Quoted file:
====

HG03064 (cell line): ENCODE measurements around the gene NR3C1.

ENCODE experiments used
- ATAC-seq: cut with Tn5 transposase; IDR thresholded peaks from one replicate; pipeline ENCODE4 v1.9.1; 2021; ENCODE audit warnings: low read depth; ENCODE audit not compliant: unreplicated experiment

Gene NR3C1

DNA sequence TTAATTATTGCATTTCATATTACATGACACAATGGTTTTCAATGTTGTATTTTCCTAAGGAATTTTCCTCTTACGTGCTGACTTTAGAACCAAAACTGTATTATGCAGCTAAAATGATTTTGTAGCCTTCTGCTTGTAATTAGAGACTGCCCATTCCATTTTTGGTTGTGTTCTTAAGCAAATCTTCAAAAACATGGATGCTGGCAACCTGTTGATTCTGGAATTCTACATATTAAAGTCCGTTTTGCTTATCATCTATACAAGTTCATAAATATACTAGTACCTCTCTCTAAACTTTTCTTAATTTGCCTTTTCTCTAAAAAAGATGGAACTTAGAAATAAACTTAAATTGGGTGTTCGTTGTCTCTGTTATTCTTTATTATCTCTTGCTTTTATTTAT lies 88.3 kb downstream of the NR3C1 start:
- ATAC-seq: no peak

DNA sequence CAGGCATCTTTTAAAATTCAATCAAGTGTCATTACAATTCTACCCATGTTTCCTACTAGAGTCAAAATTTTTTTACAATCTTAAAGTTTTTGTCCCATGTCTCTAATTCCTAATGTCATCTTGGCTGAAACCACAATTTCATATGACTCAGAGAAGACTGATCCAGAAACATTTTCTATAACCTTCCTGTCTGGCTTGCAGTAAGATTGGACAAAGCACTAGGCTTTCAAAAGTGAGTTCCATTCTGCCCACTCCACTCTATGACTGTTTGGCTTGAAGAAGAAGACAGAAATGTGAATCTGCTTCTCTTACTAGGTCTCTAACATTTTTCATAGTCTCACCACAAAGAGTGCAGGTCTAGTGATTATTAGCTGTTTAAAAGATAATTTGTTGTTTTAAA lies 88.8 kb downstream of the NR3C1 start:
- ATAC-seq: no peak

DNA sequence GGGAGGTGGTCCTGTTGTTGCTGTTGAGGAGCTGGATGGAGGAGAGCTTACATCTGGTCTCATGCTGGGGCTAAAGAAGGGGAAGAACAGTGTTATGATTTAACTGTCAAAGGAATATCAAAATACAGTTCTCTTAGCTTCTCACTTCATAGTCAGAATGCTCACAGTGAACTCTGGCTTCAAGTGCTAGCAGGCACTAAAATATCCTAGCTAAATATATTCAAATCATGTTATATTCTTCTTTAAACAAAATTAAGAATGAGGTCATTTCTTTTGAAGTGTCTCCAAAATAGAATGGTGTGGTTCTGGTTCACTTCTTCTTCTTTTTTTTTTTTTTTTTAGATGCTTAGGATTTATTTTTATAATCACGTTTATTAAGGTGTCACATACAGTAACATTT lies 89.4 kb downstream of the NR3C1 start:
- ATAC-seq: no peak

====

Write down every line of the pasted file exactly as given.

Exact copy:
HG03064 (cell line): ENCODE measurements around the gene NR3C1.

ENCODE experiments used
- ATAC-seq: cut with Tn5 transposase; IDR thresholded peaks from one replicate; pipeline ENCODE4 v1.9.1; 2021; ENCODE audit warnings: low read depth; ENCODE audit not compliant: unreplicated experiment

Gene NR3C1

DNA sequence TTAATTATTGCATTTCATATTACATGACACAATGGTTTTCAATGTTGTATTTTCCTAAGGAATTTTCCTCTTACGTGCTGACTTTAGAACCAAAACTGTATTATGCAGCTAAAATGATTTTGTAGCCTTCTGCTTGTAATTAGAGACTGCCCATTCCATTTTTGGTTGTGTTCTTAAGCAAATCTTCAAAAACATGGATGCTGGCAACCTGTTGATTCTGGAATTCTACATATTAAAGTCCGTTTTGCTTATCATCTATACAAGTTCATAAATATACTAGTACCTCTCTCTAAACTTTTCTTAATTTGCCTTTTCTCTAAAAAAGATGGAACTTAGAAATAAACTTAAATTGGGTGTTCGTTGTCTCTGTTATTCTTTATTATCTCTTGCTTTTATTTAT lies 88.3 kb downstream of the NR3C1 start:
- ATAC-seq: no peak

DNA sequence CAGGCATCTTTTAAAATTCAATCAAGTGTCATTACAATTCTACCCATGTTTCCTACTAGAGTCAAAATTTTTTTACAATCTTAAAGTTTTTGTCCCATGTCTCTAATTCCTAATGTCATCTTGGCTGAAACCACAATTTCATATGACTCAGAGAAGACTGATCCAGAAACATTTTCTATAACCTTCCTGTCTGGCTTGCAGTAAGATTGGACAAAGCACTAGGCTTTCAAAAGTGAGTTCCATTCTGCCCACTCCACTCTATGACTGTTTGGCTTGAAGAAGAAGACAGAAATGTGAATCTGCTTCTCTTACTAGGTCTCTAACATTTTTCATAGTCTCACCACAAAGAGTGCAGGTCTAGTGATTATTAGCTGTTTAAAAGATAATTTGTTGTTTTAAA lies 88.8 kb downstream of the NR3C1 start:
- ATAC-seq: no peak

DNA sequence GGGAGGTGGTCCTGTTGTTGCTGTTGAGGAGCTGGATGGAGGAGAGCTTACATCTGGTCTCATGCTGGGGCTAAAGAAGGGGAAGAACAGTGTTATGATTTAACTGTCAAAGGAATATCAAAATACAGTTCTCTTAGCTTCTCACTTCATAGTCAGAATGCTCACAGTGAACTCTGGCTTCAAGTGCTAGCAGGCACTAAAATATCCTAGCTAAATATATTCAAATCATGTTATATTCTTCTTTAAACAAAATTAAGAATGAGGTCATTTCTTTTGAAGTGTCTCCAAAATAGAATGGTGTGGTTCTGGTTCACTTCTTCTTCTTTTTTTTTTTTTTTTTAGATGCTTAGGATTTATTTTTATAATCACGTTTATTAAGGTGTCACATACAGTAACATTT lies 89.4 kb downstream of the NR3C1 start:
- ATAC-seq: no peak